Civil union backers plan suit
By Derrick DePledge
Advertiser Government Writer
Gay-rights advocates are preparing a lawsuit alleging that the state is violating the equal protection rights of same-sex couples by not passing a civil-unions law.
Lambda Legal and the American Civil Liberties Union of Hawai'i yesterday said they would bring the lawsuit after the state House voted on Friday to indefinitely postpone action on civil unions this session.
The lawsuit will be based on a 1993 Hawai'i Supreme Court ruling which held that denying same-sex couples the ability to marry was a violation of their equal-protection rights under the state Constitution.
Voters approved a constitutional amendment in 1998 that gave the state Legislature the right to define marriage — and lawmakers have defined it as between a man and a woman — so gay-rights advocates are unable to claim a right to marry.
Instead, they will claim that the state's decision not to extend equal rights and benefits to same-sex couples is a violation of their equal protection rights. They will also argue that the state's reciprocal beneficiaries law, which gives same-sex partners some rights, is inadequate.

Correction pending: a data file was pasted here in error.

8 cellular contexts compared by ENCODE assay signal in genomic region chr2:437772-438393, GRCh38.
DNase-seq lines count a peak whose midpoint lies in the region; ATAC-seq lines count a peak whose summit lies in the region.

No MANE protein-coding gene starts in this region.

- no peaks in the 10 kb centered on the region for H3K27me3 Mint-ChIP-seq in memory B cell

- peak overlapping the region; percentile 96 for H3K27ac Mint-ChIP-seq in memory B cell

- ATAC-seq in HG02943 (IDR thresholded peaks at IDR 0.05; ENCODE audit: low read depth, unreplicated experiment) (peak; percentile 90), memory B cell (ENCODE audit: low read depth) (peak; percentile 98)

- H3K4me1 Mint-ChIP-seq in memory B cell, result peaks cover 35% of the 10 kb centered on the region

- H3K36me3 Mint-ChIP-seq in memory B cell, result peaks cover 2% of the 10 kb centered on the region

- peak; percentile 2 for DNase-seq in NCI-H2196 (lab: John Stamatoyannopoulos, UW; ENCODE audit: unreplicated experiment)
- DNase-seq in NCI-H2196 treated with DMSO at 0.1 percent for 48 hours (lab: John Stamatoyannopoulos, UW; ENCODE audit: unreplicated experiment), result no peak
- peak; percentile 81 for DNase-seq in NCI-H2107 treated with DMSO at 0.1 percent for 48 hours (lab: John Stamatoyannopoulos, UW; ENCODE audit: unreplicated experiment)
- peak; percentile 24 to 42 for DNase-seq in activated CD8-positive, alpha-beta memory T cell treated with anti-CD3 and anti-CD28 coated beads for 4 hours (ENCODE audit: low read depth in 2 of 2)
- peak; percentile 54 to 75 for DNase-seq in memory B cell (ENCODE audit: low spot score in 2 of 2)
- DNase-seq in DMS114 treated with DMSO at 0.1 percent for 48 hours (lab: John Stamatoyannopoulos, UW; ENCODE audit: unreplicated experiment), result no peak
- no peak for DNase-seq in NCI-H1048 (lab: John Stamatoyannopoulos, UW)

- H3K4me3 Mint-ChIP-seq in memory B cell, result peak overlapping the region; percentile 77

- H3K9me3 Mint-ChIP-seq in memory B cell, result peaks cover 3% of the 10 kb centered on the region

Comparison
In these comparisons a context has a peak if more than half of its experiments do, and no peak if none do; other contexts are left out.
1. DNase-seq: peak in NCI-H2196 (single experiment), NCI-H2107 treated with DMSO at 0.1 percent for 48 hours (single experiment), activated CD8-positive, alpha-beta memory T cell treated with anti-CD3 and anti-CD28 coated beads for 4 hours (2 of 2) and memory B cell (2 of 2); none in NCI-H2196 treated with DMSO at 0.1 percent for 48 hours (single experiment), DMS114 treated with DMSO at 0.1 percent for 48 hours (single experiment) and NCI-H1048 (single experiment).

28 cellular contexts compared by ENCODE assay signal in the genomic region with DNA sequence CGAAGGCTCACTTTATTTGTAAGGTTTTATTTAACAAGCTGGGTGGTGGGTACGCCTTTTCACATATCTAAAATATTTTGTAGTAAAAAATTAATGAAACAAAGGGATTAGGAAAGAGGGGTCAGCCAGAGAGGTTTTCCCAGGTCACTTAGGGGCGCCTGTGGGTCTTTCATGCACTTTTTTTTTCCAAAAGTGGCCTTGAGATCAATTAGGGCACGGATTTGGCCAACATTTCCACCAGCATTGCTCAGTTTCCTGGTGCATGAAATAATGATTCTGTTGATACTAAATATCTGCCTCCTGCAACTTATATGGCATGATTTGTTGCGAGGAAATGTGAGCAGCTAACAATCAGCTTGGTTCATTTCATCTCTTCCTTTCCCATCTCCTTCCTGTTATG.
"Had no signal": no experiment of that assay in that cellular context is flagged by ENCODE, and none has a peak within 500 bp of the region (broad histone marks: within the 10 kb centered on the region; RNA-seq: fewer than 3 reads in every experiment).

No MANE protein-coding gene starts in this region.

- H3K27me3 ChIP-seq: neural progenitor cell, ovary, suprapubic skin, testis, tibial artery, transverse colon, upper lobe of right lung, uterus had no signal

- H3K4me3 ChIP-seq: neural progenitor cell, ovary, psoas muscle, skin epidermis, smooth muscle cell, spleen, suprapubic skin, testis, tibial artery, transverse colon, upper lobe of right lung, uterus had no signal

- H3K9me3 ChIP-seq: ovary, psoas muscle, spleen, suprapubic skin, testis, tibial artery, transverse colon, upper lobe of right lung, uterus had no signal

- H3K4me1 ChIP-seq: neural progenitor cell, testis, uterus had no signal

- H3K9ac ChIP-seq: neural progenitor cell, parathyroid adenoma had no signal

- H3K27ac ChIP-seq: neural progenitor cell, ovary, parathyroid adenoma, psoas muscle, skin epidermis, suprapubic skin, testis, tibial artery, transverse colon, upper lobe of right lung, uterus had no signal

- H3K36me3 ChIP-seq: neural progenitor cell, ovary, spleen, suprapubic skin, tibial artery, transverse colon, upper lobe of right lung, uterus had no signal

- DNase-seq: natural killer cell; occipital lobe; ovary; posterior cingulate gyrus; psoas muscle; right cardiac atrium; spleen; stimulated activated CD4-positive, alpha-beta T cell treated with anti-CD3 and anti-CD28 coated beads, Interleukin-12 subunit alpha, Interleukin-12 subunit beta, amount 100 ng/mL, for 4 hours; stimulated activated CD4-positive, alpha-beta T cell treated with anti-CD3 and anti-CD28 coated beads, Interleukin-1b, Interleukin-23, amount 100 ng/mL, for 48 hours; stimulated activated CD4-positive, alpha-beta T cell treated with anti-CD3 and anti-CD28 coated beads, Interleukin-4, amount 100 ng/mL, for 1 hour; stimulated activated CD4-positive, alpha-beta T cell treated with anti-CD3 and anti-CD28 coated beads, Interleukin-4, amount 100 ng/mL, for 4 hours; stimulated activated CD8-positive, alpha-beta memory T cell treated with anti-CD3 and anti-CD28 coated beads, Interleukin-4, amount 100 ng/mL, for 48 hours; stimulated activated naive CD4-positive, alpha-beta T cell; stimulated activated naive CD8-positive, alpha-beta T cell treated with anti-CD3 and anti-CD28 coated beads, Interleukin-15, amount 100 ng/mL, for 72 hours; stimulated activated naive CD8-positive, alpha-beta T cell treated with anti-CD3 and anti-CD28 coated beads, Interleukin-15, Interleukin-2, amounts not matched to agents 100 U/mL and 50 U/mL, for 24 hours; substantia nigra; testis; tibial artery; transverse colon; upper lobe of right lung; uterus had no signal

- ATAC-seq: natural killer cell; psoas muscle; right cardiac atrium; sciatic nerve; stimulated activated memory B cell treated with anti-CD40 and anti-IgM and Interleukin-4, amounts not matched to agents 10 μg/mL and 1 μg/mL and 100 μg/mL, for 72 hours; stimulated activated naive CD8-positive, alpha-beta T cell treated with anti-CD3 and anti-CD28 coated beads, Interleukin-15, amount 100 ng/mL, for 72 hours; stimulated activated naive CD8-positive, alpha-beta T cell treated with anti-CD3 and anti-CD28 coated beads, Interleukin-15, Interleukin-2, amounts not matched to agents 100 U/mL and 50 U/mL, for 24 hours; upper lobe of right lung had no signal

"Our legislators are bound to uphold the Hawai'i Constitution, and clearly they have failed," said Alan Spector, legislative committee co-chairman for Equality Hawai'i, which favors civil unions.
"We will continue to work with them in the hopes that they will do the right thing, but we are also bound to pursue all options before us," Spector said
State Attorney General Mark Bennett said he does not believe the state's laws on the matter are unconstitutional.
The state Senate passed a civil-unions bill in January that gives same-sex and heterosexual couples the ability to enter civil unions and receive the same rights, benefits and responsibilities as marriage under state law.
The state House, which passed a civil-unions bill last session that applies only to same-sex couples, declined to move forward on the Senate version of the bill because leaders could not muster a two-thirds' majority to override a potential veto.
"Call it what you want, our belief is that the Hawai'i Constitution still requires the extension of equal rights and benefits," said Lois Perrin, the legal director of the ACLU Hawai'i.
New York-based Lambda Legal is a group that works for equality and civil rights for lesbian, gay, bisexual, and transgender people.